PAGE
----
Mouhou Boussine and Kibira Ait Karrou (the weaving talent), the translator, and “Touria” (the American roadie/manager) start out in New Orleans for two weeks of events at the Ashe Cultural Arts Center that has received support and partial funding from the Arts Council of New Orleans. Mouhou and Kibira will offer carpet weaving workshops, an extensive carpet exhibition and sale and cross cultural presentations that will directly connect North African weavers with African American artists in New Orleans and the community.

The carpet caravan will then travel to Boston where we have been invited to mount a two-month exhibition at Fort Point Arts Community. The exhibition, titled Fallen Cave Paintings: Mouhou, Touria, and Zahra, shows carpets, photographs and video of Terra and the carpets of her two Moroccan carpet weaving mentors Zahra, a cave dwelling nomad, and Mouhou, a subsistence farmer. Referencing Linda Benglass's "fallen paintings," evoking prehistoric cave paintings, and pairing the ancient art of carpet weaving with video and works on paper, this exhibition shows work that is created outside of the traditional gallery environment, attempts to break down the hierarchy of the contemporary art world/art education/art market, and rearranges the common gallery space onto the floor. A very special artist talk by Mouhou will be offered along with carpet weaving classes on wooden looms.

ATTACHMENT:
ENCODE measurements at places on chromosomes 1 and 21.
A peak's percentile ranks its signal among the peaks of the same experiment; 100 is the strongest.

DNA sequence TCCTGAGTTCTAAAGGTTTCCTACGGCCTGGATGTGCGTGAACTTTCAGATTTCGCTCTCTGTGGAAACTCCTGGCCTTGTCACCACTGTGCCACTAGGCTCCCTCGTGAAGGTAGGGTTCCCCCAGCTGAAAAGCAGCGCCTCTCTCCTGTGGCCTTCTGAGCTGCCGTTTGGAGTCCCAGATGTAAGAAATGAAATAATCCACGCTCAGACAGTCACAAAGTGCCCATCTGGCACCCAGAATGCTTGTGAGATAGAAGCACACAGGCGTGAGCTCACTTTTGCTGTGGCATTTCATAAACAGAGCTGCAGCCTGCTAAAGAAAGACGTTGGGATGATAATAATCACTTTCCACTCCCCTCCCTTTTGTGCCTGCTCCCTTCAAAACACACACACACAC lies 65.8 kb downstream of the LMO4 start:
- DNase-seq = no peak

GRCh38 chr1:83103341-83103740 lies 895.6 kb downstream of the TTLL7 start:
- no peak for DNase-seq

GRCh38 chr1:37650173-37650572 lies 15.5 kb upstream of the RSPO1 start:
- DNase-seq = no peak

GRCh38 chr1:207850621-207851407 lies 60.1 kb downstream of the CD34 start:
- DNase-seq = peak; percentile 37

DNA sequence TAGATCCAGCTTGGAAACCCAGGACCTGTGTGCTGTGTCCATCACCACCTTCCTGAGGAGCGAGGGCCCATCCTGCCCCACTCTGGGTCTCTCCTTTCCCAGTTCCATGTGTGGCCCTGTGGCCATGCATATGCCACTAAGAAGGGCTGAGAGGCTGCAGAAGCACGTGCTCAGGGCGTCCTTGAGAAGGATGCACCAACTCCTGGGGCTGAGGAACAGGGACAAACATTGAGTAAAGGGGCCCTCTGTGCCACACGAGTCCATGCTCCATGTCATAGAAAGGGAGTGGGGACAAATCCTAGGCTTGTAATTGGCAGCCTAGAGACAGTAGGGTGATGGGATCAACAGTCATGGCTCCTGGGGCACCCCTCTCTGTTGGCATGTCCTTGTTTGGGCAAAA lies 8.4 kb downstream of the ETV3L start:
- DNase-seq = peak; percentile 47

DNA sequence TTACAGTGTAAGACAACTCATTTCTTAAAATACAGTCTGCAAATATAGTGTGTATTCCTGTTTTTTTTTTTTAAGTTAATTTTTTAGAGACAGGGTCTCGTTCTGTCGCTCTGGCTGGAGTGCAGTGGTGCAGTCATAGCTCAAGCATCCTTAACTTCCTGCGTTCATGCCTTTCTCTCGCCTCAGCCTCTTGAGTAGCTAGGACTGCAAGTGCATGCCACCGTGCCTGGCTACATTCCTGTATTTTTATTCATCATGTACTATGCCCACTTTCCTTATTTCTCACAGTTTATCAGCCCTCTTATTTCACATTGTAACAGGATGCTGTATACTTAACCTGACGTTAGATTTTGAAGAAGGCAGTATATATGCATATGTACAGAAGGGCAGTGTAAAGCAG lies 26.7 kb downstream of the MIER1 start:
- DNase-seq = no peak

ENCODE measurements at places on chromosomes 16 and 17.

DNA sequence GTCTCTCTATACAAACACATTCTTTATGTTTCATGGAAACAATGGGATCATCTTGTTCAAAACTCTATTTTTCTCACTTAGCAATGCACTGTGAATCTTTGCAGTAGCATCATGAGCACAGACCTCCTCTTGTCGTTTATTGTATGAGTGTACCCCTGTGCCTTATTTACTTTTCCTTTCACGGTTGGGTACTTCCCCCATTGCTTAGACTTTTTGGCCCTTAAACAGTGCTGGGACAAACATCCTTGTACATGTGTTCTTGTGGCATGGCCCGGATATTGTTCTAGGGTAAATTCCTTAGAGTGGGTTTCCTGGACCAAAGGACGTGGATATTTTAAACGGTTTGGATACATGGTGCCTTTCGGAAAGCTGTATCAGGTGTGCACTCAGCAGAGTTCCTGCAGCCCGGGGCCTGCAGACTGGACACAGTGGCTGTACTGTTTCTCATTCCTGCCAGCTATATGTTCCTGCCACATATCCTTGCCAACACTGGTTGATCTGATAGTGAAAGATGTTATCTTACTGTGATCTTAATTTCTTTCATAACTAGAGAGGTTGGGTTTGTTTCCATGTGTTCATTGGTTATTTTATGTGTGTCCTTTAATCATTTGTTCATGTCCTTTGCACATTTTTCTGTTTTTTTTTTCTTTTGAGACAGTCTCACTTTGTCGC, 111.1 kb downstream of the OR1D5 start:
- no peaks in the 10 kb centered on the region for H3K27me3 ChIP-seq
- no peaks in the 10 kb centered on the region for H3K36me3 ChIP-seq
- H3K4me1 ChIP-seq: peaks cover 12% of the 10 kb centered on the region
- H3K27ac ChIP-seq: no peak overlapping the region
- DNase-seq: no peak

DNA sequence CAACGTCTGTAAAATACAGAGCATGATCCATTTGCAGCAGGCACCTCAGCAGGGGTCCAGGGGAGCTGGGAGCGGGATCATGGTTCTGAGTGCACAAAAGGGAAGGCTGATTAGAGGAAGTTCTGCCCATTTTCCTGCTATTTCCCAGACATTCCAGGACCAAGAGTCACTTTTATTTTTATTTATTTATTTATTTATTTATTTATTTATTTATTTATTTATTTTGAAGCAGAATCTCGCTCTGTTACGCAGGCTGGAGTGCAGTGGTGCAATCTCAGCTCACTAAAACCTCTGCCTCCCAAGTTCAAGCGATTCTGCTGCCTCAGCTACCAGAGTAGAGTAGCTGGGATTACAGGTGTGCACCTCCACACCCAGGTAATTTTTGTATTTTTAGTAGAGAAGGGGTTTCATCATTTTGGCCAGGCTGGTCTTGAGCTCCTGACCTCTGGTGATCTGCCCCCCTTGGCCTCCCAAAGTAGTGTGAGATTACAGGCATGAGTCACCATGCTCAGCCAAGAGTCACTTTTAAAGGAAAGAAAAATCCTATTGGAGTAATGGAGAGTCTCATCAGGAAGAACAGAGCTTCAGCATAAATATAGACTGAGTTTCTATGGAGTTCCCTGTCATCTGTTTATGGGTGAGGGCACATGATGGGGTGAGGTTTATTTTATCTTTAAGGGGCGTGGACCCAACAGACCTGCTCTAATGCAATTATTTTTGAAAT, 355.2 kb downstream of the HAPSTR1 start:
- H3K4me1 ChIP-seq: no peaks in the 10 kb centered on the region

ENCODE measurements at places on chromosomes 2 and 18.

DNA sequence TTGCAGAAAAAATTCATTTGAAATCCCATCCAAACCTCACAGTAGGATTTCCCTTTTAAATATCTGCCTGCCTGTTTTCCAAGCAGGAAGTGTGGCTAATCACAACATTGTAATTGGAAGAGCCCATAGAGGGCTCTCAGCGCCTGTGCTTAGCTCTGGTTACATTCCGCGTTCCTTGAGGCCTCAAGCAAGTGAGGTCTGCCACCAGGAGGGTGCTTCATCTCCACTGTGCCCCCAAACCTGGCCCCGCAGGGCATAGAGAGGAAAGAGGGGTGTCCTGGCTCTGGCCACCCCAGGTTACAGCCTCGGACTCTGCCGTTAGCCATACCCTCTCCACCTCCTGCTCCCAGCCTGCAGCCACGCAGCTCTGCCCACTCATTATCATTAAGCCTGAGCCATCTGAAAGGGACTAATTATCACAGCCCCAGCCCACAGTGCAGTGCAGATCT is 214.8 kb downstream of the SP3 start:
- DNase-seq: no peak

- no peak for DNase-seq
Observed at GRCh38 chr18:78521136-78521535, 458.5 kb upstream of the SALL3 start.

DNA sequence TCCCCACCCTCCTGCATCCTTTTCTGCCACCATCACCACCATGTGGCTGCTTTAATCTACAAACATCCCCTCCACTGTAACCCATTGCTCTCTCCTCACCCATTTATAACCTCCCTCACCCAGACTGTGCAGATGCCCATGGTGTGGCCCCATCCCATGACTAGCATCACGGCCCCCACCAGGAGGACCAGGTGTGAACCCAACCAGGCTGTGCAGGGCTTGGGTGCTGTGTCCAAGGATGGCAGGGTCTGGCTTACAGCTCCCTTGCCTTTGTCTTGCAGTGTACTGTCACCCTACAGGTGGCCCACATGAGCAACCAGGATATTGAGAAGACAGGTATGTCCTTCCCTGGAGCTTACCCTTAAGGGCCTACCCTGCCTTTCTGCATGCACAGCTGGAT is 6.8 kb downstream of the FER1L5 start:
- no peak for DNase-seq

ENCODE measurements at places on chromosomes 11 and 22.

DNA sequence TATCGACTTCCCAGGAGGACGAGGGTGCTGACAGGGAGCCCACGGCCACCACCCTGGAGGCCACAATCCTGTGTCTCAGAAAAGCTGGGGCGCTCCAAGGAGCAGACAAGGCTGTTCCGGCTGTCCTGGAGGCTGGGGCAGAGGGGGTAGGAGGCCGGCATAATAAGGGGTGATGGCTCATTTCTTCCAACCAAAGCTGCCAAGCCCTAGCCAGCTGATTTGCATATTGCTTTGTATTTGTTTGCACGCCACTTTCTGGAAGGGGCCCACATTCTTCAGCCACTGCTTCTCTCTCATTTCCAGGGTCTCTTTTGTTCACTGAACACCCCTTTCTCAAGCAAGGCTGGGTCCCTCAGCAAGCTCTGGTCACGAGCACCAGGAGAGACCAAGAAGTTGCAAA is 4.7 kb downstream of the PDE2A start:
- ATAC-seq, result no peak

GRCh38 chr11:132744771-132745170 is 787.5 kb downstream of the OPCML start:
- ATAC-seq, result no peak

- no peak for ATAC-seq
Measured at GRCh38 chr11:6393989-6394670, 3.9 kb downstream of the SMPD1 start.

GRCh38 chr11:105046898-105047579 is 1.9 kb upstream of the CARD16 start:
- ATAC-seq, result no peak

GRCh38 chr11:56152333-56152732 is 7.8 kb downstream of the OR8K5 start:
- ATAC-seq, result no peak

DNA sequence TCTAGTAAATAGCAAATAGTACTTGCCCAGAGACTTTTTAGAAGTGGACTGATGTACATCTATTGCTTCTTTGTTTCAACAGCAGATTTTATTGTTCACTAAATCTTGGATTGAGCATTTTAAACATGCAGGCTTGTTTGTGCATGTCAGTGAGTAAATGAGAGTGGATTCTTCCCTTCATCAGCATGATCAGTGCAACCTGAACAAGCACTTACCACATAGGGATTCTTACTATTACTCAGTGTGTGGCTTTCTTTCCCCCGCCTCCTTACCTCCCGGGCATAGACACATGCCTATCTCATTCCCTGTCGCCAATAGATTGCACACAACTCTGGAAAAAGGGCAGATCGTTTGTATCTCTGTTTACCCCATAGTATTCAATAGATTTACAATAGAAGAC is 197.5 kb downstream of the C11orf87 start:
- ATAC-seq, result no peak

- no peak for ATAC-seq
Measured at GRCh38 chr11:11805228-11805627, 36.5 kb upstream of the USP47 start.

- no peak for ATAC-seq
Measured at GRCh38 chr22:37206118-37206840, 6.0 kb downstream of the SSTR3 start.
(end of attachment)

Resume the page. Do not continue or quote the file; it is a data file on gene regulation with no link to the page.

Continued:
Then, the group will travel to Shipshewana, Indiana (Terra's hometown) via Amtrak where the carpet weavers will have quilt making classes with an Amish quilter and have a rest during a home stay in an Amish family.

Finally, the carpet weavers will continue to the Santa Fe International Folk Arts Market in New Mexico (application pending). They will exhibit and sell their carpets at the largest international folk arts market in the USA during the two day event with over 150 other artisans from all around the world.